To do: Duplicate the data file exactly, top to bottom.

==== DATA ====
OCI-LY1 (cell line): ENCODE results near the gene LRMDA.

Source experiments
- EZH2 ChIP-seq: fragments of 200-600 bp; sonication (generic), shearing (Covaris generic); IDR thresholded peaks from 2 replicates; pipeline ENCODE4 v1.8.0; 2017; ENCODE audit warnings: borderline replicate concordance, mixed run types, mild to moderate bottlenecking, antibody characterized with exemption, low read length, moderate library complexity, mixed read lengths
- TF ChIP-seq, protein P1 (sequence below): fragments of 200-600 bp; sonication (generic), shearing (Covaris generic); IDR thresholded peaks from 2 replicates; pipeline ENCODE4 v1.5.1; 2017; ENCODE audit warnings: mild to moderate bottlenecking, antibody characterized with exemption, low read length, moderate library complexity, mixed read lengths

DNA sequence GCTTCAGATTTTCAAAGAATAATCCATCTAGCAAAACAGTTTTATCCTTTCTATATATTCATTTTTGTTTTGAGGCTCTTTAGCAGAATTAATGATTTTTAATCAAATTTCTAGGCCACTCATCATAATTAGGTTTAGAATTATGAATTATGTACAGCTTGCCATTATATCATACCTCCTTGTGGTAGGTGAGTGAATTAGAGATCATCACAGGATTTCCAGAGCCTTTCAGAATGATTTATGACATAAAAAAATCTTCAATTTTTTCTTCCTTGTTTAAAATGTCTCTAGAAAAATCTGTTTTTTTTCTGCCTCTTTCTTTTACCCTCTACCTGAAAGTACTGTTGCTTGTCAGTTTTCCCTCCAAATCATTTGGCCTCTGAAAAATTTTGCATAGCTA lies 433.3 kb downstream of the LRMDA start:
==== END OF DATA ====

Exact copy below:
OCI-LY1 (cell line): ENCODE results near the gene LRMDA.

Source experiments
- EZH2 ChIP-seq: fragments of 200-600 bp; sonication (generic), shearing (Covaris generic); IDR thresholded peaks from 2 replicates; pipeline ENCODE4 v1.8.0; 2017; ENCODE audit warnings: borderline replicate concordance, mixed run types, mild to moderate bottlenecking, antibody characterized with exemption, low read length, moderate library complexity, mixed read lengths
- TF ChIP-seq, protein P1 (sequence below): fragments of 200-600 bp; sonication (generic), shearing (Covaris generic); IDR thresholded peaks from 2 replicates; pipeline ENCODE4 v1.5.1; 2017; ENCODE audit warnings: mild to moderate bottlenecking, antibody characterized with exemption, low read length, moderate library complexity, mixed read lengths

DNA sequence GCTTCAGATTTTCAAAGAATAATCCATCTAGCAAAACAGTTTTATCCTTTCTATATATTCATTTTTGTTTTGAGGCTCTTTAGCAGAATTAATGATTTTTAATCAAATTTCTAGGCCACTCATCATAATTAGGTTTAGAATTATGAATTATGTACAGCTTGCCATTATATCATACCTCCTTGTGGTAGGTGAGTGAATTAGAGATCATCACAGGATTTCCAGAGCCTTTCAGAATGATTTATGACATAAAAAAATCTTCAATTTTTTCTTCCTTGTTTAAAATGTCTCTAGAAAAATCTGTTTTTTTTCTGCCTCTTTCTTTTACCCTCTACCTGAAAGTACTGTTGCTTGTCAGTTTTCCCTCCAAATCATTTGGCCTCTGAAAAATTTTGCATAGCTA lies 433.3 kb downstream of the LRMDA start: